By: Blonde Two

I am often asked (because I wear it around my neck) if the object pictured here is a vertebrae. I am glad that it isn’t because that would feel a tad macabre. It is a dead thing though, it is a dead shellfish thing, from a New Zealand beach. The Coromandel Peninsula to be more precise, which is one of my favourite places in the world to visit.

Ever since my sister sent it to me (at least ten years ago) it has been my lucky charm. It used to be as essential a part of walk preparation as my boots or waterproofs (in fact I believe that I have arrived on Dartmoor with my charm, but without my coat). I haven’t worn it as much in the last couple of years, but when I found it in the drawer on Sunday, I decided to conduct an empirical piece of Blonde research into the success of shells as a lucky charms.

How to conduct my research was an interesting question. I considered but rejected: a) Wearing the charm and jumping off a rock (not too tall, I don’t like heights). b) Not wearing the charm and jumping off the same rock. (If charms don’t work, I think I may have got these two in the wrong chronological order.)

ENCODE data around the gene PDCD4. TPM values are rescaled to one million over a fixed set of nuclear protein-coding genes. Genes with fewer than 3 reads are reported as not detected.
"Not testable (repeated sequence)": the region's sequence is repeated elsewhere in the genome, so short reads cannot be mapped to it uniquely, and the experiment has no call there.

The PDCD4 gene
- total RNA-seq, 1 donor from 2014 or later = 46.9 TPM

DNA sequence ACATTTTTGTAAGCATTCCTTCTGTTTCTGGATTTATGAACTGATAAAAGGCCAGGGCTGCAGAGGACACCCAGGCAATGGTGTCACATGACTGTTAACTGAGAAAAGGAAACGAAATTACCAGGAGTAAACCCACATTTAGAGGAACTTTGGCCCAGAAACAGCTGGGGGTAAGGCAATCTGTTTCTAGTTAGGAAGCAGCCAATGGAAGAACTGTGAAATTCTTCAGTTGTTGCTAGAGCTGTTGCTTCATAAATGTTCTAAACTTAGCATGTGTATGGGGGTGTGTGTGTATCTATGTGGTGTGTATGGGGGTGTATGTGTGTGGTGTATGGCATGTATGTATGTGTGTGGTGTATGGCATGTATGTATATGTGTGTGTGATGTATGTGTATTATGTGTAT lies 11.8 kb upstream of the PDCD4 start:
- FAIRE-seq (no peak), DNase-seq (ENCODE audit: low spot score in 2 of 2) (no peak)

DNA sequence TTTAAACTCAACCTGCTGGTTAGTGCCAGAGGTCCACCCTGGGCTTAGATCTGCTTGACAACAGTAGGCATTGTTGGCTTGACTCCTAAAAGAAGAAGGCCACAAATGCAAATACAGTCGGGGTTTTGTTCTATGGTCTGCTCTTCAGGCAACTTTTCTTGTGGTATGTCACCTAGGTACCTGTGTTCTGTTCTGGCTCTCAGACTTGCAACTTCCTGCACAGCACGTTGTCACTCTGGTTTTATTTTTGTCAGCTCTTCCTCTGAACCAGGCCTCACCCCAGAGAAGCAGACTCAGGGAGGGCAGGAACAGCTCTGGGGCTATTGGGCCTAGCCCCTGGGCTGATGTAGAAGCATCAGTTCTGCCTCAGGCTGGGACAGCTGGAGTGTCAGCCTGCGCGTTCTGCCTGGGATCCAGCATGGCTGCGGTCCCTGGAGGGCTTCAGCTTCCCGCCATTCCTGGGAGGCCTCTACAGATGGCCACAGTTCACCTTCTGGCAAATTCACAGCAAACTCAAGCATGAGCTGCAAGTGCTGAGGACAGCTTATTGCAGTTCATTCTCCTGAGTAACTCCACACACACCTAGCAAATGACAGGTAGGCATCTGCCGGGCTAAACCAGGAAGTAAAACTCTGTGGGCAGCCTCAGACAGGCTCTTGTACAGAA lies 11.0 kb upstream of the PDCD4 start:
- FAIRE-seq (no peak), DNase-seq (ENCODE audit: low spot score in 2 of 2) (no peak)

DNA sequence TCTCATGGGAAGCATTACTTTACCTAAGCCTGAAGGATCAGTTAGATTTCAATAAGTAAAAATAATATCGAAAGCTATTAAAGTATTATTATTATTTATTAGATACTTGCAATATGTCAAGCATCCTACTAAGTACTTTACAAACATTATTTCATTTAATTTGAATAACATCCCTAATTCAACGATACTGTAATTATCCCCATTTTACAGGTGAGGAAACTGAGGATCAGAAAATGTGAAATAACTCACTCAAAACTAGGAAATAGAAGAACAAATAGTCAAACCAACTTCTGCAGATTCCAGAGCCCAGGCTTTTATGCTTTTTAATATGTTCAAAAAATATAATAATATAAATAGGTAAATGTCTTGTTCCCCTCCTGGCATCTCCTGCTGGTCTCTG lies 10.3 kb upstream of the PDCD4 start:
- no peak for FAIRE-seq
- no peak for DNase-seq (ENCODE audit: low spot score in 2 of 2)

I did like the idea of: c) Not wearing the charm and not jumping off the ‘not too tall’ rock. So I did (or didn’t!) This however didn’t make for much evidence for my research, so I considered a few historical events. Here is what I found out:

a) I was wearing my charm when I first cooked Blonde One a bacon sandwich. (LUCKY – she gave me the job of being Blonde Two).
b) I was wearing my charm when I took my first night navigation assessment. (NOT LUCKY – I failed, LUCKY – Blonde One fell in the bog instead of me.)
c) I was wearing my charm when I broke my ankle on Dartmoor. (NOT LUCKY – it hurt a lot, LUCKY – a big red Devon Air Ambulance helicopter came to rescue me.)
d) I was wearing my charm most of the year that I was Ten Tors Manager. (LUCKY – two very successful teams, NOT LUCKY – I got made redundant anyway.)
e) I was NOT wearing my charm when I failed the Dartmoor Rescue selection. (NOT LUCKY – didn’t like failing. If I try again I will wear it.)
f) I was wearing my charm at a recent important meeting. (LUCKY – the meeting went swimmingly and all parties left pleased. LUCKY – we Blondes didn’t leave swimmingly despite the amount of water on Dartmoor’s roads.)

I haven’t decided yet whether or not I am going to start regularly wearing my lucky charm again. I would say that the evidence is inconclusive (do feel free to share more evidence), but maybe it would be wise … just in case!